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Frequently I am aligning text such as:

To: 07/02/2010
From: 07/02/2010

Id like it to be displayed like this:

To:   07/02/2010
From: 07/02/2010

So what is the quickest/easiest/best way to do this? CSS? using a few nbsp (would work if its mono spacing) or using tables. Normally if I am not in a anti-hating table mood, ill use tables.

What do you recommend?

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6 Answers 6

up vote 2 down vote accepted

I'd recommend tables. It really is the best way, especially seeing as it really is tabular data there, and HTML doesn't support tab stops.

But it really is silly to avoid tables for the sake of avoiding tables. Unless you want the option later to style like so:

To:          From:
07/02/2010   07/02/2010

You could do something like this, if for some reason you didn't want to use tables:


.sideheading { width: 3em; float: left; }


<div class="sideheading">To:</div>07/02/2010
<div class="sideheading">From:</div>07/02/2010

Or use a definition list (but if the reason you are avoiding tables is due to semantics, then DLs would be avoided for the same thing).

But of course, it's about the layout, no customer or web surfer is ever going to care how you do it, as long as they can read it!

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Thanks. I always thought tables were made for displaying and formatting data, not really used for formatting a header or title. Why doesn't HTML support tab stops? I guess if you consider pre...but that doesn't keep the same styling. – ParoX Jul 25 '10 at 22:37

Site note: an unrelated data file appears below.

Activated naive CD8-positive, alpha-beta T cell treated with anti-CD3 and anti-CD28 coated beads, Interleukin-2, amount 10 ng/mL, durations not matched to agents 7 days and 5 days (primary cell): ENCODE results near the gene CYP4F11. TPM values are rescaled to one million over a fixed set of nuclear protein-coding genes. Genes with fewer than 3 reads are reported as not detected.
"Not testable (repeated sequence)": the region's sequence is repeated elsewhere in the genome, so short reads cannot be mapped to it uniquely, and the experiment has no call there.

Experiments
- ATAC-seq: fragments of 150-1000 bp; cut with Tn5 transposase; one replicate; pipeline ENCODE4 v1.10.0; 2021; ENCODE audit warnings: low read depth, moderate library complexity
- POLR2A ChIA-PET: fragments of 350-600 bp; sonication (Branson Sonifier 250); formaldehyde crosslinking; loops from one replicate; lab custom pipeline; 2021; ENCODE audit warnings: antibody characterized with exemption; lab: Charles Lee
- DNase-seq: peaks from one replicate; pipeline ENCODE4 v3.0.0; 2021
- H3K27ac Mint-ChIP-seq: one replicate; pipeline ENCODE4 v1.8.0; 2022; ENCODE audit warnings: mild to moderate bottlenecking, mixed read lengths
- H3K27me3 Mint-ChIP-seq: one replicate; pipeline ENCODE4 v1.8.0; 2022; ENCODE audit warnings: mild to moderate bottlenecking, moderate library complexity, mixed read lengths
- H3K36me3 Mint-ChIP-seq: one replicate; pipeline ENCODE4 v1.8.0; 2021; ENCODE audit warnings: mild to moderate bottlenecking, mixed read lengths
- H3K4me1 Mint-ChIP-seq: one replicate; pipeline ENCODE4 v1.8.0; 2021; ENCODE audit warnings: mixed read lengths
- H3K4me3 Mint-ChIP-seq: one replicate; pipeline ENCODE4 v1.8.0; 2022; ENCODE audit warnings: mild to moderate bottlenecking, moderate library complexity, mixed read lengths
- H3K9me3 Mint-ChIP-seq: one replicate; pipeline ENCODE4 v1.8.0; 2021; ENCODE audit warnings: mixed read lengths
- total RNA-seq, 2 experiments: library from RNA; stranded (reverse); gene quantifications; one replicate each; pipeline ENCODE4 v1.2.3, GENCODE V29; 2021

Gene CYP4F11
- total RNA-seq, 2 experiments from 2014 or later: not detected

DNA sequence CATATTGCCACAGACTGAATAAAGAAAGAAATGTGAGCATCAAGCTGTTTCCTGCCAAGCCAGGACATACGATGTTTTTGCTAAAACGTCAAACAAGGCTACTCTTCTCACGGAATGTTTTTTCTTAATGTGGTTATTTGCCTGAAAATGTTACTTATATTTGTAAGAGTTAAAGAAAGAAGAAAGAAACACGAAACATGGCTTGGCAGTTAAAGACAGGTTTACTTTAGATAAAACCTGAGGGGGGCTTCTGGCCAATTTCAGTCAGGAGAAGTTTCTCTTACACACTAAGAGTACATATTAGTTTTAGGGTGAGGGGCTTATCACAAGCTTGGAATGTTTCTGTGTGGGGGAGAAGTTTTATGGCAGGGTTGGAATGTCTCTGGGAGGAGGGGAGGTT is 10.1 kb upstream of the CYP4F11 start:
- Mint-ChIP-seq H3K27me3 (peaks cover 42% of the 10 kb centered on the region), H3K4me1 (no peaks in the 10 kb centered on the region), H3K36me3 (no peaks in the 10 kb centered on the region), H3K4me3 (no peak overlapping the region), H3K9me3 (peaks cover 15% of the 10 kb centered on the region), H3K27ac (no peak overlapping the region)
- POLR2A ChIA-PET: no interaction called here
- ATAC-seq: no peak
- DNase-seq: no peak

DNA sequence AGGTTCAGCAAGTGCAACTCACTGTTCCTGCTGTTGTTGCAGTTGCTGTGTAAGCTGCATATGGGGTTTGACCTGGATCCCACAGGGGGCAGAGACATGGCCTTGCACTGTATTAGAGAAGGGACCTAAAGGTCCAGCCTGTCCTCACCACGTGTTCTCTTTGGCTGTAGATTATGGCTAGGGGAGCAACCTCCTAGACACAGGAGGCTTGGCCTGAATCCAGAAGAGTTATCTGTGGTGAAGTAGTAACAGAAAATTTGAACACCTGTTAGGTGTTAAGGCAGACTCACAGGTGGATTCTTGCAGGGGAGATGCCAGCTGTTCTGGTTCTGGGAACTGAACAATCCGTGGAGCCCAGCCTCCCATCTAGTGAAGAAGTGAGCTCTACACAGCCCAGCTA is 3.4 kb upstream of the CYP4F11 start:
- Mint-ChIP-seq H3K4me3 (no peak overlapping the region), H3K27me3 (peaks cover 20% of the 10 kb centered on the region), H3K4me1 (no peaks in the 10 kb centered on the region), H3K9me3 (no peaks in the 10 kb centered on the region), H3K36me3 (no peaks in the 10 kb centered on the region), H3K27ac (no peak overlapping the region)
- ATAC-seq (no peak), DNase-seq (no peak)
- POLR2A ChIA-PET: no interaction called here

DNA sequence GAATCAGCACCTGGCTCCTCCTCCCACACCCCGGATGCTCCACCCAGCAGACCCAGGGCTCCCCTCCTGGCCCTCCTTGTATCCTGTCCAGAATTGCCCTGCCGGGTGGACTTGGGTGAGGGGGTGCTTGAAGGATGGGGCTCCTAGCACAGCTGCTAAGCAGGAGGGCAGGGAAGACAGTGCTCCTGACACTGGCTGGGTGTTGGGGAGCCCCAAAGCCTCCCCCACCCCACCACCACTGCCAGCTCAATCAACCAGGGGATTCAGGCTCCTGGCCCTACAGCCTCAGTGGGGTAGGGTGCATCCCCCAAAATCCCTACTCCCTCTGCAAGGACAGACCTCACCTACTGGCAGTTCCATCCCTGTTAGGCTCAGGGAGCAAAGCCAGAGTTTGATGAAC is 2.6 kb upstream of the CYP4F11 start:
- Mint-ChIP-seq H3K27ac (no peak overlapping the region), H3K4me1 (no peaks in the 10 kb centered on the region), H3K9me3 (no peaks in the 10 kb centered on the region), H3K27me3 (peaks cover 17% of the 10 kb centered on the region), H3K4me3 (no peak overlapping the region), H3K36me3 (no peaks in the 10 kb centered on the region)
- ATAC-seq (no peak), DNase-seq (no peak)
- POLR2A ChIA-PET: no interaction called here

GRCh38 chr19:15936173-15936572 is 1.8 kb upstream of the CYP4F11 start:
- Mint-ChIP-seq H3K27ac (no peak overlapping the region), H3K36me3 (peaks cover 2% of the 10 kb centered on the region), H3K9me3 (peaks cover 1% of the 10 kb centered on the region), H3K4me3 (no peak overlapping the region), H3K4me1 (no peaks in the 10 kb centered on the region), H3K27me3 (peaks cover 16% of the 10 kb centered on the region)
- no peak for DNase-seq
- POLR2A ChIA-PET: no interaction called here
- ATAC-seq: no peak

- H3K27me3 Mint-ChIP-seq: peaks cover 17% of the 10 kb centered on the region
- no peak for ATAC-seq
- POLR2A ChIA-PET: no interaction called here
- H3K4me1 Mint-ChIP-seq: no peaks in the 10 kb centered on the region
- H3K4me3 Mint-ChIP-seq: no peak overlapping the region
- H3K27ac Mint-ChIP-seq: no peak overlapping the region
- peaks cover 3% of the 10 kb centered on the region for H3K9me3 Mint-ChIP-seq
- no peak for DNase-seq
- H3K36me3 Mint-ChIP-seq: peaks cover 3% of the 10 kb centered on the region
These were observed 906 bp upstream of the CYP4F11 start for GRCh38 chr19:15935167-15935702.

A definition list is perfect here, nothing un-semantic about it. A table would also be good. Both tables and <dl/> s are certainly far far more semantic than a plain div (though your class-names do help). – lucideer Jul 25 '10 at 22:40
@Brian Tables are ONLY for formatting relational data, but this is a perfect example of that as the dates relate directly to the corresponding "To" and "From" labels. A table does seem slightly heavy though - a <dl/> would involve less code. – lucideer Jul 25 '10 at 22:47
I would say using tables is probably the most flexible method. You can use definition lists or labels or plain divs, but in all those cases you have to specify the width of the label, whereas tables will shrink to the data (if the table has no width defined, of course). – DisgruntledGoat Jul 27 '10 at 16:07

Definitely definition list (<dl>).


/* CSS */

dl {
    overflow: hidden;

dt {
    width: 50px;
    float: left;
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That's even less semantically true than a table. A date is not the definition of "To" or "From". Why not just use a table? – Vincent McNabb Jul 25 '10 at 22:34
@Vincent Not only are <dl/> s not in any way restricted to "definitions", but a date is in fact a definition of To: or From: – lucideer Jul 25 '10 at 22:36
@lucideer No. The definition of "To:" would be "The date/time message was sent", not the actual date/time it was sent. Refer – Vincent McNabb Jul 25 '10 at 22:38